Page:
There has been some discussion over distracting your opponent's shots near the net. Am I right to interpret that Lee Chong Wei's fault here is not allowing Shon to complete his stroke?

    http://www.youtube.com/watch?v=5N1NP8Z8WUk#t=209m20s

    T
    he link should take you straight to the point in question. It starts at 3 hours 29 minutes 20 seconds or so. The situation is 16-10 for Shon in the first game. There's a good slow motion replay of the situation after the rally.

    Clearly Lee Chong Wei was at fault for obstructing Shon's stroke. Even, if Shon fumbles in his shot, LCW may be faulted for distraction.
    Last edited by bambino; 06-05-2012 at 09:49 AM.

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    www.youtube.com/watch?v=e1Vns9ySN7g#t=20m00s

    I am pleased to share net block fault, this time committed by Saina Nehwal( at time 20:17 against Wang Yihan in the BWF Masters superseries final Dec 2011.
    Last edited by bambino; 06-05-2012 at 10:02 AM.

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    Quote Originally Posted by bambino View Post
    www.youtube.com/watch?v=e1Vns9ySN7g#t=20m00s

    I am pleased to share net block fault, this time committed by Saina Nehwal( at time 20:17 against Wang Yihan in the BWF Masters superseries final Dec 2011.
    Another example of a net block that is ruled illegal by the umpire. In this classical case, Juliane is penalised for disrupting Wang Yihan's right to play her shot, even though Wang hit the shuttle out of play.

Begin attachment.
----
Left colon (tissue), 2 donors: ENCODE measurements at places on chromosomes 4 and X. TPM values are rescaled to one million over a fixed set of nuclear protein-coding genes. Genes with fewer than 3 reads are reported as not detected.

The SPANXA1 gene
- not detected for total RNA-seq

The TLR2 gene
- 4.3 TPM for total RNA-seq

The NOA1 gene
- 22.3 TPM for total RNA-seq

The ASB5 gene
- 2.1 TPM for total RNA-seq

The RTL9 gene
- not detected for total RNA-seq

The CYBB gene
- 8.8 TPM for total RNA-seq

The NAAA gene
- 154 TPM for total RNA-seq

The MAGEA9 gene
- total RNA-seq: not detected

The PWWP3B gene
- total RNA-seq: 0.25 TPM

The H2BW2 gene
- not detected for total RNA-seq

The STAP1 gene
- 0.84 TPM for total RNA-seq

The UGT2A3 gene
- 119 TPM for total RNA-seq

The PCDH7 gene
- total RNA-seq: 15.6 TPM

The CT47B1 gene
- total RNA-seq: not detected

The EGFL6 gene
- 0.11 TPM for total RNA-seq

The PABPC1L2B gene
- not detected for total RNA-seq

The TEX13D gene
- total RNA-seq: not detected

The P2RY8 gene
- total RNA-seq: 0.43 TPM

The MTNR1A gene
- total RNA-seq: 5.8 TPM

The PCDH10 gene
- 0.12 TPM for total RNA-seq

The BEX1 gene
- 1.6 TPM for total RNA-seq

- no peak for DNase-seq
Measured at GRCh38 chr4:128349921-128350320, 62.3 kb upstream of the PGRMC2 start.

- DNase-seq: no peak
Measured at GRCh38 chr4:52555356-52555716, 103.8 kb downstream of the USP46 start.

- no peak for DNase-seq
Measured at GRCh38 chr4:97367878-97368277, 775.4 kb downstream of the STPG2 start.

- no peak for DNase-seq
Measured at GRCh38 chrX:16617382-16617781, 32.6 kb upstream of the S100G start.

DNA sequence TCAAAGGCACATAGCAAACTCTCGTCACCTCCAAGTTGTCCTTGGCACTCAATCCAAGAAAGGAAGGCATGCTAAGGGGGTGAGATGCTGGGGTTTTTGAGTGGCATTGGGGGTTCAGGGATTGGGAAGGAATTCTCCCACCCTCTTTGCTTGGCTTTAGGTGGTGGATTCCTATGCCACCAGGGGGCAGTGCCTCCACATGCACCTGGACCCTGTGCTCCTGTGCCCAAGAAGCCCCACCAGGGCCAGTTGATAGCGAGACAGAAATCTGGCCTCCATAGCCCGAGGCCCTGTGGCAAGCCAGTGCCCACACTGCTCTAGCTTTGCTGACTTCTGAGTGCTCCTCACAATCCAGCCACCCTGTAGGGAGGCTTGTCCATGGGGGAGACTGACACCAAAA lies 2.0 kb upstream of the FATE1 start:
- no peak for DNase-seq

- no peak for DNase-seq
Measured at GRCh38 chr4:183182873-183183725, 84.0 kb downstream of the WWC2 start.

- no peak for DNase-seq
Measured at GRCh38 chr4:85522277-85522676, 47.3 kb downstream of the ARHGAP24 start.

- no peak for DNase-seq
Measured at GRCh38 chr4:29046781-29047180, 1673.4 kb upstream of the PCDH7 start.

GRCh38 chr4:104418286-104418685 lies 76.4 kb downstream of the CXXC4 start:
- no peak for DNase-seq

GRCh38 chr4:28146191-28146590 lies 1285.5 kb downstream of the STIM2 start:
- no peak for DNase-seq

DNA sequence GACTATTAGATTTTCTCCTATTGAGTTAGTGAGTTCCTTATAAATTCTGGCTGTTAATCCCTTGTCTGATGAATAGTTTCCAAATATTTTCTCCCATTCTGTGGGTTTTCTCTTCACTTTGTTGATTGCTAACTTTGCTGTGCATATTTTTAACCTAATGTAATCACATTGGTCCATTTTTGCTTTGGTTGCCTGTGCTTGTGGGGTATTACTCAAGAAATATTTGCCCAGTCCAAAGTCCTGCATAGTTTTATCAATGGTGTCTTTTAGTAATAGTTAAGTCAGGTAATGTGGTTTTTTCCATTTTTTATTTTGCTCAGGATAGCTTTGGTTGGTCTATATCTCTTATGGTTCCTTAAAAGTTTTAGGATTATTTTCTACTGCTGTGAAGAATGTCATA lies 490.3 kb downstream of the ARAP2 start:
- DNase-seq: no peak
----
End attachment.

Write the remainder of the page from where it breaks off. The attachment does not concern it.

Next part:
Please see the fault at 41:42 in the video below.

    http://www.youtube.com/watch?v=sRmTiIkNA6w#t=41m10s
    http://www.youtube.com/watch?v=sRmTiIkNA6w

  8. #59
    Regular Member craigandy's Avatar
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    There was a good example posted on here a good while ago that showed how it can be achieved legally. I think it was sho sasaki(maybe Tago) returning the net kill and as the opponent made forward motion sasaki pulled racket back then quickly forward, even though both were very close to the net obstruction never occurred. (if I remember correctly he crouched down a lot)

  9. #60
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    to be honest, i wouldn't call juliane's and saina's blocks faults! they are far away from the net with their rackets imho. wang should not be obstructed to do her stroke by these blocks!

  10. #61
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    Just saw this clip. Fault or no fault? I think the point was given anyways.

    http://www.youtube.com/watch?feature...&v=4r6H9mUgcA8

  11. #62
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    Wow what a point. The fault would be to call a fault after such an amazing point.

    The other player didn't seem hindered in his swing so I think there was no fault

  12. #63